There's little doubt that Netflix (NASDAQ:NFLX) has a lot working in its favor. Cord-cutting is gaining momentum, streaming adoption is growing, and international growth is just getting started. Yet all Netflix needs to raise billions of dollars is one simple move.

In this episode of Fool Live that aired on Oct. 29, "The Wrap" host Jason Hall and contributor Danny Vena discuss Netflix's decision to raise prices and what overall impact it will have on its results.

Jason Hall: Danny Vena, go ahead, let's talk about your little Smarter, Happier, Richer. Something about Netflix?

Danny Vena: Something about Netflix. One of the tenants of my investing thesis in Netflix is not only the fact that the company has secular tailwinds, not only the fact that it still has a huge international opportunity for growth, but also the fact that Netflix has pricing power. One of the things is that Netflix has been able to continue to grow through not only the pandemic but in the years leading up to the pandemic and still continually raise its prices. I remember an article that I read by Rick Munarriz, who talked about the fact that Netflix raised prices four times in five years. Now, they haven't raised prices since January of 2019, but that just changed.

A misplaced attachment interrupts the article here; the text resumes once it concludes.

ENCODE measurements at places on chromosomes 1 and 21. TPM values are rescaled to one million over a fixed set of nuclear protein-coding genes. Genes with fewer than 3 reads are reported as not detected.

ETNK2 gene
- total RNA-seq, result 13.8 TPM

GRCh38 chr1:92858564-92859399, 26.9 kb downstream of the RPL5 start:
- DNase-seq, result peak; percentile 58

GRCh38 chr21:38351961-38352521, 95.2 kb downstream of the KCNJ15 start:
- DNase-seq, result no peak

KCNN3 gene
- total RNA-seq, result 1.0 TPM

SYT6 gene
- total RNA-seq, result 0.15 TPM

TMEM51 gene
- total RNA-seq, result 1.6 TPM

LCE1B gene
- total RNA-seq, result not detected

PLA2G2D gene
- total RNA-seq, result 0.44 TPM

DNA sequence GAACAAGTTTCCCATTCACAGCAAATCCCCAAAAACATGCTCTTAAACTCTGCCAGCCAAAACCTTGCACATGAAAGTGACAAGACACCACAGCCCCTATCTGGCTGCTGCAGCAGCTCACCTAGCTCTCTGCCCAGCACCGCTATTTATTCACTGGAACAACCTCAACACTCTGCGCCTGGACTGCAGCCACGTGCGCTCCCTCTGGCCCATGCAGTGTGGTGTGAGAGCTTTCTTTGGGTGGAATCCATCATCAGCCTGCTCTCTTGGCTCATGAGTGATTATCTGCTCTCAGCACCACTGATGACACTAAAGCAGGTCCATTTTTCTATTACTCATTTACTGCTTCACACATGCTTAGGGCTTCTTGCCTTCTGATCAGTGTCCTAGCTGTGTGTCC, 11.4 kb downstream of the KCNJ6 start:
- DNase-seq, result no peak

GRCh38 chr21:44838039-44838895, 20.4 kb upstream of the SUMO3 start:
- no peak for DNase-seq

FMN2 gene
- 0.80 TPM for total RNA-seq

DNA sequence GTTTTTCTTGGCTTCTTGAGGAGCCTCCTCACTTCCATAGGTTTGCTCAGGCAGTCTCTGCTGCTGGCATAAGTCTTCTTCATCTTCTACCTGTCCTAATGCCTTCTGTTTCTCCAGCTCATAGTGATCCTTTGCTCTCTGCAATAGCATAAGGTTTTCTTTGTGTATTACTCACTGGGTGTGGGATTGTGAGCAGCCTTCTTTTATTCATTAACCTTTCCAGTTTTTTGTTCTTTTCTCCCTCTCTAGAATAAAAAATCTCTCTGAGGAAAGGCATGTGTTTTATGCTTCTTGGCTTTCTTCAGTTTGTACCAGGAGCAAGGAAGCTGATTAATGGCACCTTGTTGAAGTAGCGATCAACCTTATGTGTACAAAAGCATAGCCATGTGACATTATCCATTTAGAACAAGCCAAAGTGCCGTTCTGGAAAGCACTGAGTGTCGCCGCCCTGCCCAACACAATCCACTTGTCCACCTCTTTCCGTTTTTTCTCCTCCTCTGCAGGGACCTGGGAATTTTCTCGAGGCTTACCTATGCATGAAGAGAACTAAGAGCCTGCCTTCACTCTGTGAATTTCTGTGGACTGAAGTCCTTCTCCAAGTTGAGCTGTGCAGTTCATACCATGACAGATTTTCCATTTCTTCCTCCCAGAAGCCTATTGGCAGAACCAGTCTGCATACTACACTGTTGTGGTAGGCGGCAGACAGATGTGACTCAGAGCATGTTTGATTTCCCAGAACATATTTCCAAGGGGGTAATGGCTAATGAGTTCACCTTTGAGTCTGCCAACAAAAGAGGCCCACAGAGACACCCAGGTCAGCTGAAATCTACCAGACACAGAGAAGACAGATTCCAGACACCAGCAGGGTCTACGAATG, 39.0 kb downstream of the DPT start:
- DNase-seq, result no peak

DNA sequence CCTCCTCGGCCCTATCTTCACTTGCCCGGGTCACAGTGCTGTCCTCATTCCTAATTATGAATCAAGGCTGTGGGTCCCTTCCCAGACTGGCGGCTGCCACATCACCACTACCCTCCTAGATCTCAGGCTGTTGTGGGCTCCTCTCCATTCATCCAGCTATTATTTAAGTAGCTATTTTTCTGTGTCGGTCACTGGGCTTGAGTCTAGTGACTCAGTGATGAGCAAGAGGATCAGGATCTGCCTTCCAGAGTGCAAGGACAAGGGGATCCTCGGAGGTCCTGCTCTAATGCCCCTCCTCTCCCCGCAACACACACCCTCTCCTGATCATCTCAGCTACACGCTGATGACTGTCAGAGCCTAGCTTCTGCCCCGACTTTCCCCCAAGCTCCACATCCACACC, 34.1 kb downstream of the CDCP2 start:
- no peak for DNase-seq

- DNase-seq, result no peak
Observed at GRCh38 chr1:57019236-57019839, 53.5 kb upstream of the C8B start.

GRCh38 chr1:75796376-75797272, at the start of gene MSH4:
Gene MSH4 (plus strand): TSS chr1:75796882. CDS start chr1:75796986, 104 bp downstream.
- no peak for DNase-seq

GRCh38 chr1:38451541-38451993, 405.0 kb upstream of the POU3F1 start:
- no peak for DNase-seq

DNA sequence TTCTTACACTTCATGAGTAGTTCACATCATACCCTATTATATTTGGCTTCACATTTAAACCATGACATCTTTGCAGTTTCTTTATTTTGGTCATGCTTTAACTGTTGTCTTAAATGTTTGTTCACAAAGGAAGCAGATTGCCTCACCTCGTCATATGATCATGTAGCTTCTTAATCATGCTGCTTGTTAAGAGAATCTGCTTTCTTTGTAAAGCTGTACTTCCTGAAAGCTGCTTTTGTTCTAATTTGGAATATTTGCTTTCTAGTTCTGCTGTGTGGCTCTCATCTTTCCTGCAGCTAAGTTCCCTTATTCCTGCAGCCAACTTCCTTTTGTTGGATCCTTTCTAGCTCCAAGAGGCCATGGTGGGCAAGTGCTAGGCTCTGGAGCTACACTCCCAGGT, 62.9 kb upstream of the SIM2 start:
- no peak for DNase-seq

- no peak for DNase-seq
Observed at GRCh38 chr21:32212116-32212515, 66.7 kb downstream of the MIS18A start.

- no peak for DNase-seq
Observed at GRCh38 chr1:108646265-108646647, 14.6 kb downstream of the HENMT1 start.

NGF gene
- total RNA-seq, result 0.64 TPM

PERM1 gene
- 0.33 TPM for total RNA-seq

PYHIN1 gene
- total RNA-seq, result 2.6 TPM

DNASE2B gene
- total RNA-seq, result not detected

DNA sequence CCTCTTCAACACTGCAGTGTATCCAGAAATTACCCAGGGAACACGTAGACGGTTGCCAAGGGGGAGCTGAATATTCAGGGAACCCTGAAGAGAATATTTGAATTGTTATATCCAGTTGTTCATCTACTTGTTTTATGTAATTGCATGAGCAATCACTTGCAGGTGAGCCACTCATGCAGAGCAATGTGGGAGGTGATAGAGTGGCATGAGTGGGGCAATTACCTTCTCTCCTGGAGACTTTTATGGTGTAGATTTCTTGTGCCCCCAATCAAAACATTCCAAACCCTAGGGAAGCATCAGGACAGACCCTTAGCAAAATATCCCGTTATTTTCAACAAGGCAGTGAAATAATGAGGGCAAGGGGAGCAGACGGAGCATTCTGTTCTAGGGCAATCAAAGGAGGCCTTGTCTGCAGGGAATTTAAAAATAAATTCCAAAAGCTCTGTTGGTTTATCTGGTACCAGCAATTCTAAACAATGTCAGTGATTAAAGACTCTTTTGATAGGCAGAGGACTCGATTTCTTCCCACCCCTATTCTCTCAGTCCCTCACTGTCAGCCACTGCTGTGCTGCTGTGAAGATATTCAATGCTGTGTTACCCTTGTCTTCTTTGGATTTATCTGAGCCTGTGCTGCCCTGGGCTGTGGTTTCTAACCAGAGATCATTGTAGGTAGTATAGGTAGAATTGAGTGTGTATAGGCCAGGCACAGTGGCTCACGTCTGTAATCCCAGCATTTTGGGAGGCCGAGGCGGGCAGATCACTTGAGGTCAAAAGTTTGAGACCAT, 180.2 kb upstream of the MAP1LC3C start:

There's a story out right now. I'm sharing my screen here. This is an article in Variety. Netflix is raising the price of its standard plan in the U.S. to $14 a month. It goes on further down here to say that the premium tier is going up by $2.00 a month, so from $15.99 to $17.99. The basic plan, that's just a single-stream, no HD, no concurrent users will stay at $8.99 or $9 a month.

Now, I think that's important because the fact that we are in the pandemic, and just look here, Netflix currently has about 195 million users. I pulled up a spreadsheet and just did some quick math here. A dollar a month, if we're to assume that it'll average out to a dollar a month and that's probably not exactly right, but it's close enough for estimates, Netflix is going to add about $2.34 billion to its income next year, to its revenue. Now, this year, if Netflix hits at 6.5 billion in revenue in the fourth quarter, it's going to end up making just short of $25 billion for the year. Essentially, adding $2.3 billion to your income, that's a 9% increase just from raising prices, just that once.

I think that just goes to talk about how much Netflix has room to run. This is without even the international growth. This is without even adding more people both in the United States and outside. The fact that they can just raise their prices and boost their revenue by 8% or 9% in one fell swoop. I think that really talks about the power of Netflix as an investment.

Jason Hall: Pricing power and incremental margin. It is a beautiful combination. It really, really is.

Danny Vena: It's also going to make me richer because Netflix is my largest position.

Jason Hall: That's awesome. That's fantastic. I'm sure that's probably the case for quite a number of our fellow Foolish viewers right now.

This article represents the opinion of the writer, who may disagree with the “official” recommendation position of a Motley Fool premium advisory service. We’re motley! Questioning an investing thesis -- even one of our own -- helps us all think critically about investing and make decisions that help us become smarter, happier, and richer.